Out of all this comes two problems. First, are they any general lessons we can teach Principles of Economics students or members of the general public? I still think we can teach basic concepts like opportunity cost – unless of course people fall victim to the “sunk costs fallacy” which behavioral economists say they do. Oh well. There must be something… Second, the normative standard of economists has not changed. The ideal is still neoclassically rational behavior. But now that behavior has become so seemingly preposterous that deviations from ideal behavior almost find themselves. Perspective is lost. We wonder how things can ever go right, even though “Paris gets fed.”
I am afraid that the days of the straightforward Economics in One Lesson of Henry Hazlitt or the direct implications of University Economics of Armen Alchian and William Allen are over. You can have almost any set of beliefs about how the economic world operates and have an economic theory to support it.
I do not suggest a solution. None is possible yet because not enough people have faced the problem squarely.
by Glen Whitman
Last year in this space, I posted the Call for Abstracts for a forthcoming book called Economics of the Undead. That project is now coming to fruition! The book will officially be published tomorrow; here’s the Amazon page, and here’s the Barnes & Noble page. (The Kindle version should also become available tomorrow.) If the brilliant title and fetching cover haven’t already convinced you to buy the book, then you should visit the official website, which includes the table of contents, chapter excerpts, a course guide, and even a blog.
I know that some economists, including some who might frequent this page, have a problem with the term “dismal science.” For that reason, I thought I should post the following passage from the book’s introduction:
But before you start sampling, let’s return for a moment to the subtitle of this book: “Zombies, Vampires, and the Dismal Science.” In a book about the undead, we couldn’t resist the temptation to use the economics discipline’s most famous nickname. But while many people know economics as the dismal science, few know the true origin of that phrase. It came from Thomas Carlyle, another Scottish philosopher. And Carlyle was not denigrating economists for their (quite real) tendency to emphasize the limits of our resources and the barriers to remaking society as a fanciful utopia. No, Carlyle was criticizing economists for supporting the abolition of slavery! He was incensed by the optimism of economists like John Stuart Mill, who believed that people of African origin—like people of all races—were capable of governing themselves.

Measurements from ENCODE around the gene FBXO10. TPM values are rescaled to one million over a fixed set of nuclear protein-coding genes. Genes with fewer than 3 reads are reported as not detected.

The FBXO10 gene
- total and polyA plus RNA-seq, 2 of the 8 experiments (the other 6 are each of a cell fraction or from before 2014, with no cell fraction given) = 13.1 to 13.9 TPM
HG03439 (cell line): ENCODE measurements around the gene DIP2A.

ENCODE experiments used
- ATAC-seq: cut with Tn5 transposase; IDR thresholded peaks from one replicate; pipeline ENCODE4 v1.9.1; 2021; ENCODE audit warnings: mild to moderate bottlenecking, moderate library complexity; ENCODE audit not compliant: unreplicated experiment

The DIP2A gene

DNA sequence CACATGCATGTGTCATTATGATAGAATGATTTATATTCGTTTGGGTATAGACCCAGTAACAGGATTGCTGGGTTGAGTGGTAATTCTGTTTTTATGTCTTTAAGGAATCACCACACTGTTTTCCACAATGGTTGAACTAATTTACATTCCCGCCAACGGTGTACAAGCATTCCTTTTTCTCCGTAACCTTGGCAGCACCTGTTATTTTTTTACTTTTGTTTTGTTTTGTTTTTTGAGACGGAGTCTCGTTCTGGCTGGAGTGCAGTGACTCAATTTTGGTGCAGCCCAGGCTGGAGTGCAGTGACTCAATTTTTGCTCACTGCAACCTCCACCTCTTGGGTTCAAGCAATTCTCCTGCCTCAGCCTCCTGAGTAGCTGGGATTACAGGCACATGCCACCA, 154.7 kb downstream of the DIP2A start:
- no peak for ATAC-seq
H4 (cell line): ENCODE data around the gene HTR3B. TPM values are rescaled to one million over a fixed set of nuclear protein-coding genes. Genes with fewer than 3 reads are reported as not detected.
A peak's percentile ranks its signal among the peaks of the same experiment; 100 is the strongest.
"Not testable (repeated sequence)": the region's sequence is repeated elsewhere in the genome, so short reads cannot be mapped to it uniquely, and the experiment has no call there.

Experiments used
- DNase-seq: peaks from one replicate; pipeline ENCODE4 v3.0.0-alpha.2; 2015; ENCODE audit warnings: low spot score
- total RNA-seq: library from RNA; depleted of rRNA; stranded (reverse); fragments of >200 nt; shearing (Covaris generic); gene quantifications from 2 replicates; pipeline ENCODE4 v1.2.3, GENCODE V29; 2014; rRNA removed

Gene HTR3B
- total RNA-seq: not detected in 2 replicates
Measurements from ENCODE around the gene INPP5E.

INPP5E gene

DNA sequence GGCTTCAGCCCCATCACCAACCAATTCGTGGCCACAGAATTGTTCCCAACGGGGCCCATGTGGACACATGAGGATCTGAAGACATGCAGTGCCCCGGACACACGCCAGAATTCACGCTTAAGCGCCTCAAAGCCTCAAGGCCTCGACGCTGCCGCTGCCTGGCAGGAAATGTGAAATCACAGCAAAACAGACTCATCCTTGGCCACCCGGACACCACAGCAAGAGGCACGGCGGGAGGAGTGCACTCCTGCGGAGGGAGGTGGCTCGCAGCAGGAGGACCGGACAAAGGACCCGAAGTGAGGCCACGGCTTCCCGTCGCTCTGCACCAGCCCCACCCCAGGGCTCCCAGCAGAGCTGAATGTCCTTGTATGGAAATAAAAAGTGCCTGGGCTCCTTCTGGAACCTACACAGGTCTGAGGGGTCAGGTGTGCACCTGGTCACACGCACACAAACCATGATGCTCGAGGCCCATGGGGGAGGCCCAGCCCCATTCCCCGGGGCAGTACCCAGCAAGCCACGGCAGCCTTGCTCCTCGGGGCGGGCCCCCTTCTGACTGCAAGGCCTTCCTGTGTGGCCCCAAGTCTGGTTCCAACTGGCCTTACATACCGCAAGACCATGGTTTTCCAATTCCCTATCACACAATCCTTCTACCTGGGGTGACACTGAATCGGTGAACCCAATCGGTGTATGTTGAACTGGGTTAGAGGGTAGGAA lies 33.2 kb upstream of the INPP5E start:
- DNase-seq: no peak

We tell this story because we think you’ll find, possibly to your surprise, that this book presents one of the more optimistic perspectives you’ll find on the undead threat. From Darwyyn Deyo and David T. Mitchell’s argument that we should trade with vampires instead of staking them; to Kyle Bishop, David Tufte, and Mary Jo Tufte’s suggestion that innovative humans might ultimately achieve victory over the zombie threat; to Brian Hollar’s discussion of how humans will seek prosperity even after a zombie apocalypse, a broad theme emerges: that humans—and maybe our recently dead brethren as well—have a vast capacity to cope with adversity and somehow make the world a better place.
(There’s also a citation to Levy and Peart in there, which I have omitted from this post.)
by Edward Stringham